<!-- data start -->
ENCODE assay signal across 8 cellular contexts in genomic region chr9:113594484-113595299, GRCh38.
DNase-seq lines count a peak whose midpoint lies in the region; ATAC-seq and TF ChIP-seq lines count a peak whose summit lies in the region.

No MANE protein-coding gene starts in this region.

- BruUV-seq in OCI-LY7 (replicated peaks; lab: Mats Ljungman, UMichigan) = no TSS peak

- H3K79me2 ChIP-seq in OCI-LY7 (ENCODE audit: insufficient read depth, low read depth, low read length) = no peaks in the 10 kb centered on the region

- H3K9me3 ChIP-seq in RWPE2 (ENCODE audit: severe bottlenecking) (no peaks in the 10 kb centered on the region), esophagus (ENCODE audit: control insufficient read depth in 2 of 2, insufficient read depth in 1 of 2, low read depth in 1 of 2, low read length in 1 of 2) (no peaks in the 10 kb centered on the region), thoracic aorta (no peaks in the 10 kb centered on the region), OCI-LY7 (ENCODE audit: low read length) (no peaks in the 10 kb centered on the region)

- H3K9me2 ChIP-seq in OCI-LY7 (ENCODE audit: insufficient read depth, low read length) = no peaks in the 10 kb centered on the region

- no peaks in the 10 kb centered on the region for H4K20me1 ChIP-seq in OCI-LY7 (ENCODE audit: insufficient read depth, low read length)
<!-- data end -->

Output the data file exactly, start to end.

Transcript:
ENCODE assay signal across 8 cellular contexts in genomic region chr9:113594484-113595299, GRCh38.
DNase-seq lines count a peak whose midpoint lies in the region; ATAC-seq and TF ChIP-seq lines count a peak whose summit lies in the region.

No MANE protein-coding gene starts in this region.

- BruUV-seq in OCI-LY7 (replicated peaks; lab: Mats Ljungman, UMichigan) = no TSS peak

- H3K79me2 ChIP-seq in OCI-LY7 (ENCODE audit: insufficient read depth, low read depth, low read length) = no peaks in the 10 kb centered on the region

- H3K9me3 ChIP-seq in RWPE2 (ENCODE audit: severe bottlenecking) (no peaks in the 10 kb centered on the region), esophagus (ENCODE audit: control insufficient read depth in 2 of 2, insufficient read depth in 1 of 2, low read depth in 1 of 2, low read length in 1 of 2) (no peaks in the 10 kb centered on the region), thoracic aorta (no peaks in the 10 kb centered on the region), OCI-LY7 (ENCODE audit: low read length) (no peaks in the 10 kb centered on the region)

- H3K9me2 ChIP-seq in OCI-LY7 (ENCODE audit: insufficient read depth, low read length) = no peaks in the 10 kb centered on the region

- no peaks in the 10 kb centered on the region for H4K20me1 ChIP-seq in OCI-LY7 (ENCODE audit: insufficient read depth, low read length)